nrise. You have beautiful light and the air is very calm. With 10 liters of gasoline mixed with two percent oil, I can fly for two to three hours. If the motor quits, I can glide to the ground with a 7:1 glide ratio. I never fly over an area where I can’t make an emergency landing. I once landed in the ocean while photographing whales and did get dragged across a dry lake in a sandstorm. When I haven’t flown for six or eight months and the first time I go up, I think, "Holy shit! What am I doing up here?" But I think that fear keeps me alive.
DPP: How high have you gone?
Steinmetz: I’m finding if I have no thermal lift I can gain 5,000 or 10,000 feet on a flight. On my first flight with Francois, I wanted to photograph the volcanic crater Arakao. I got up about 5,500 feet with an 18mm lens to get the picture.
DPP: What photo equipment do you go up with?
Steinmetz: The best for me are zooms. My favorite is a 24-105mm. I’ll often fly with a 16-35mm, as well. When I used film, I used to frequently take a second body and often that second body was a panoramic camera like the Hasselblad XPan. Now, with digital, I don’t have to do that, the sensors are so amazing. I’m now using the Canon EOS 5D Mark III. Since the motor to power my paraglider is on my back, I do get a decent amount of vibration, so I try to shoot at 1/500th. With image stabilization, I can get down to 1/250.
DPP: Some of your aerial shots include animals such as the camels casting long shadows in Oman. How do they react to you?
Steinmetz: Since I’m relatively quiet and I don’t create a lot of rotor wash, I don’t intimidate the animals. There’s a shot I did of flamingos taking flight over an orange-colored lake in the Alto Plano area of Bolivia. It’s that color because there are a lot of mineralized springs that the algae feeds on, and the algae turns color, and the flamingos are feeding on the algae. So, you have these thousands of flamingos and a skyline of strata volcanoes. Flamingos are usually extremely skittish. I’ve tried to photograph flamingos in Iran and Africa, and usually they take off when you’re within a kilometer of them. But these Bolivian flamingos weren’t for some reason, perhaps because they don’t have any aerial predators or terrestrial predators. I was able to get within 50 feet of them. It was challenging to fly up there because these lakes were at something like 14,000 feet.
DPP: The resulting photographs are abstracts, yet they still retain a context.
Steinmetz: That’s what I like to do with this aircraft that you can’t do any other way; these wide-angle pictures where you get to see something up close, but you get this tremendous context. It gives you this instantaneous sense of place. From a plane you can’t fly that low, and you have the propeller and the window and all that other stuff in the way.
DPP: From the air, you really must be able to see man’s mark on the environment.
Steinmetz: I do see the effects of bad land use and bad farming practices. I think we’re seeing a perfect storm in some areas such as in western China, where there’s this rapid growth in population and an increase in the quality of life. They’re exploiting their land to a heavier degree than they have in the past. They’re planting in areas they hadn’t planted in and they’re grazing more animals than they used to, so they’re overusing the land. You see cypress trees that have stood for thousands of years in the middle of the Sahara, but there are no baby trees because they can’t germinate and propagate. Or, you’re out in the middle of the Sahara, and you see rock art of the hippo. You see all this evidence of long-term climate change.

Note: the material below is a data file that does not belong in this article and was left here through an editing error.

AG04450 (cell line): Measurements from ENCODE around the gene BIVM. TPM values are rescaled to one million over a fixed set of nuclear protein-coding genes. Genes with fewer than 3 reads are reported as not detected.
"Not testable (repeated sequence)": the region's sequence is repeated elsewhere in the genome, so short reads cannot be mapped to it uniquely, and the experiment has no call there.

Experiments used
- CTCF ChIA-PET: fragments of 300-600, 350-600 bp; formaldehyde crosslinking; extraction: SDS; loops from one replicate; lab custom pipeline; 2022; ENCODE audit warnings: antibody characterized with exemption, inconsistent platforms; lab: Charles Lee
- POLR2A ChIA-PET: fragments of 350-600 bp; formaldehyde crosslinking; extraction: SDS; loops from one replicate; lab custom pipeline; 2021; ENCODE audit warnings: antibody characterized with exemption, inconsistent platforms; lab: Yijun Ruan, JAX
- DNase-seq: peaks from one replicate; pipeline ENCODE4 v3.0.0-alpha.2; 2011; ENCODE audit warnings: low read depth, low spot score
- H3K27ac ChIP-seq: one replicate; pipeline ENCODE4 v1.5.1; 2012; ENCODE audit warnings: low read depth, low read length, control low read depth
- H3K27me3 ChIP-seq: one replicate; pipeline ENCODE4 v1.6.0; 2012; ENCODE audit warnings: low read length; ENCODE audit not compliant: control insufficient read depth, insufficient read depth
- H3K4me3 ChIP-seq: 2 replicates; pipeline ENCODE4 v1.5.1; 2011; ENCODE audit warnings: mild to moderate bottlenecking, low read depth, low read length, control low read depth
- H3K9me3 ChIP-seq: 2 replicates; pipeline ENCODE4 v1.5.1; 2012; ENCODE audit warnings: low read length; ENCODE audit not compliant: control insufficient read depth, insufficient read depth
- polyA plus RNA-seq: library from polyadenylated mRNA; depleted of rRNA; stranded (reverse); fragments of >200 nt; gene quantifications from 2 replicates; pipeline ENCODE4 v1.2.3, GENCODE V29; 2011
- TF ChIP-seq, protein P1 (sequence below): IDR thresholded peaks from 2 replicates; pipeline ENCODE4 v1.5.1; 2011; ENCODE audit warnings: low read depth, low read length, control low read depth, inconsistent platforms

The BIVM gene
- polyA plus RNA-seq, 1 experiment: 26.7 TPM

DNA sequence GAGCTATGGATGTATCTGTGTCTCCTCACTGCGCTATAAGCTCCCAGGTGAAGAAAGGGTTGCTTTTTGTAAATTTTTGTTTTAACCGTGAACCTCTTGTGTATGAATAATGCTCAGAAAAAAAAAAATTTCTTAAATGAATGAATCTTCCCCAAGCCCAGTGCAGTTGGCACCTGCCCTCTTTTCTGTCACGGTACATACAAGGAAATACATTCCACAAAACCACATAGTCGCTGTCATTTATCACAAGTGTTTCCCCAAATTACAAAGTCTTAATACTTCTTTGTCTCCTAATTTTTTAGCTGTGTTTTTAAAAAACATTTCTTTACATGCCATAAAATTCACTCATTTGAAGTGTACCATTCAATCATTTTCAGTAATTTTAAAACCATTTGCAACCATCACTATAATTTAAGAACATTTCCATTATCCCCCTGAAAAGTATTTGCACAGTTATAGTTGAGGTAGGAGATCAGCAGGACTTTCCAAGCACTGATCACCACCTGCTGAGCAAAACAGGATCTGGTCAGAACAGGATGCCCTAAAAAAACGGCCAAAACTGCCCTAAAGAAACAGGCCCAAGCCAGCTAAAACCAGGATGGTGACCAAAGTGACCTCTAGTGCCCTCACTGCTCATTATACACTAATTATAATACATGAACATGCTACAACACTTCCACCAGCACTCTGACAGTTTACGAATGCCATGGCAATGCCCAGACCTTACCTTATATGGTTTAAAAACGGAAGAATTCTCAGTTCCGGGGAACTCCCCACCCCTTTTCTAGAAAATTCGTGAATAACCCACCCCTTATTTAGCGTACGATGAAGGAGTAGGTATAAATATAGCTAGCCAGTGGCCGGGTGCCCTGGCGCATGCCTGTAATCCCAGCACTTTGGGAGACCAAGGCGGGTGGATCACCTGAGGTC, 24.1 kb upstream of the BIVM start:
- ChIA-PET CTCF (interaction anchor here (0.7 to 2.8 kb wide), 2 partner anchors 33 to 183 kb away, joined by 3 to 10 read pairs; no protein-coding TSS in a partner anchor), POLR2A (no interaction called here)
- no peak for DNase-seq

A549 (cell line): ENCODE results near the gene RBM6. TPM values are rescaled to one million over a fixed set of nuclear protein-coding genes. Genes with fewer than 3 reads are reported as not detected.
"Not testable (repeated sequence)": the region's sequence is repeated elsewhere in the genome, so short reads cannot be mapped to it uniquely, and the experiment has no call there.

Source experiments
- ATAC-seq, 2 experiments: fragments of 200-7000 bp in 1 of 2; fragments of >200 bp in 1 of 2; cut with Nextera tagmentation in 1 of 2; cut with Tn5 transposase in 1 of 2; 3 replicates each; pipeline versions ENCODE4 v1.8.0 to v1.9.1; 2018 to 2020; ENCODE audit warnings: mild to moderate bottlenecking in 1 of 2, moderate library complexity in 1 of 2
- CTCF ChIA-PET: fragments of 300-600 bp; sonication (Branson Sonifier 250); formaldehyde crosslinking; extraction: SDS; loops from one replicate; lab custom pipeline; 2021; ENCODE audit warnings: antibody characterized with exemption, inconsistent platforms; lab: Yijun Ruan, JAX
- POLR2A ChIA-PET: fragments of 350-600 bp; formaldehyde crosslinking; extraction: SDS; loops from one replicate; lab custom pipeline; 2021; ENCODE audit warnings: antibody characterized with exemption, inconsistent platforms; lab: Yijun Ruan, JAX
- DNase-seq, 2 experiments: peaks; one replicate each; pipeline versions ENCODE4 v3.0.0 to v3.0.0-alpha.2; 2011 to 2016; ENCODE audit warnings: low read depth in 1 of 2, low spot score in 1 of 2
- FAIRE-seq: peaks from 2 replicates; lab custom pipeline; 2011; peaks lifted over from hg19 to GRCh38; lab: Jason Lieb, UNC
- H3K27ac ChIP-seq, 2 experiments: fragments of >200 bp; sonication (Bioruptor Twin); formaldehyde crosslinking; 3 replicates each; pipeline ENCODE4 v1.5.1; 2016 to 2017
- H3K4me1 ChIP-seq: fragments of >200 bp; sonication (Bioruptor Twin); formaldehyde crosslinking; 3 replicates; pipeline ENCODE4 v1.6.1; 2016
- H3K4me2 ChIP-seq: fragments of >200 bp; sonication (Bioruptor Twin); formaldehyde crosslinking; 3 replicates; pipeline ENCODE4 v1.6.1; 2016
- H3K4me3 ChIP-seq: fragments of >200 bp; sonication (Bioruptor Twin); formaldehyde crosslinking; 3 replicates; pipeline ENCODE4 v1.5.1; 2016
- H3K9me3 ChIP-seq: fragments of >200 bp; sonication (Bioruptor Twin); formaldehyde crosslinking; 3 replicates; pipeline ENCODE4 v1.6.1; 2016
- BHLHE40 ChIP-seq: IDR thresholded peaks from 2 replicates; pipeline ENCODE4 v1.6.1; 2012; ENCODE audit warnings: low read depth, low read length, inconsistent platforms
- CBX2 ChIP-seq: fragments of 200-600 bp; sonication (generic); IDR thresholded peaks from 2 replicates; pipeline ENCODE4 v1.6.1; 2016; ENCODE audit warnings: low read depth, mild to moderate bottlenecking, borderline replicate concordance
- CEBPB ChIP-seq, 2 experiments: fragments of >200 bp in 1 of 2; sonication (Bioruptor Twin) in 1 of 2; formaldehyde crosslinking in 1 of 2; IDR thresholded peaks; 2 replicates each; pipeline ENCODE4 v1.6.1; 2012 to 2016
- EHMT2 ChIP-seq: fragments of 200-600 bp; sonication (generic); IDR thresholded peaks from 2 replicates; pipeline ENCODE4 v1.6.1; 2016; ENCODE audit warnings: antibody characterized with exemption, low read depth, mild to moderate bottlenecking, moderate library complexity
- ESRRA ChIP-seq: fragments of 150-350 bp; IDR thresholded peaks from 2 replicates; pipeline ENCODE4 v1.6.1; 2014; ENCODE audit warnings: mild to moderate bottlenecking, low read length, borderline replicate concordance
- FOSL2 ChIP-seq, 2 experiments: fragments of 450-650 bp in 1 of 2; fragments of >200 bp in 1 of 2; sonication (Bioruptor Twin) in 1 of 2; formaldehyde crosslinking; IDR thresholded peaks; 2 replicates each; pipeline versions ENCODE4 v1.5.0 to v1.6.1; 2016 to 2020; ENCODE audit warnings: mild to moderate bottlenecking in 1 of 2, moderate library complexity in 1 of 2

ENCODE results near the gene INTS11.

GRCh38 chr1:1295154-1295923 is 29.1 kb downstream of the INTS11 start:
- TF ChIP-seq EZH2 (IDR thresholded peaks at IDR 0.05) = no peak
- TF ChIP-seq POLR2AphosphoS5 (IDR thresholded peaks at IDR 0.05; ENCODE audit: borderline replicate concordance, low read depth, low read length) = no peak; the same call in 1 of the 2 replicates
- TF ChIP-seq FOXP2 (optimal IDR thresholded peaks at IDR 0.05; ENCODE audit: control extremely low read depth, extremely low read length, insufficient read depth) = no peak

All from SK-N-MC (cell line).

DPP: Do you write your own stories for the Geographic?
Steinmetz: I’ve done some limited writing for the magazine. Sometimes they want a piece with the photographer’s voice. For my first piece on the Sahara, I wrote about my experience flying with the paraglider. I also wrote a story about a first contact I had in New Guinea. There was no writer with me. We got attacked by these guys with bows and arrows. We had a local that helped us smooth things over.
Upon arrival at a location, I spend a few hours assembling and tuning the motor. The best time to take off is at sunrise. You have beautiful light and the air is very calm. With 10 liters of gasoline mixed with two percent oil, I can fly for two to three hours. If the motor quits, I can glide to the ground with a 7:1 glide ratio.
DPP: Were you on terra firma for that story?
Steinmetz: Mostly. I did some work with ropes because these people were living in tree houses. We used ropes to get up there. I had a guy with me who was an expert in putting ropes in trees. He had a crossbow and a lead-tipped arrow with a reel of fishing line that he fired over a strong tree limb, then dragged up a heavier climbing rope. Once the ropes were set, we put on Jumar ascenders and climbed the rope.
DPP: Did you grow up climbing trees?
Steinmetz: I grew up in Beverly Hills. Many people there were more interested in climbing the social ladder than a tree ladder. I preferred the trees.
DPP: What are you doing in terms of your fine-art prints?
Steinmetz: Anastasia Gallery in New York represents my work. We’re doing editions in three sizes on Ilford Gallery Smooth Pearl paper—17×22 inches in editions of 10, 30×40, also in editions of 10, and 43×59 inches in editions of five. When you stand in front of the big prints of the Empty Quarter in Saudi Arabia, you feel like you’re just falling into the landscape.
You can see more of George Steinmetz’s photography on his website at www.georgesteinmetz.com.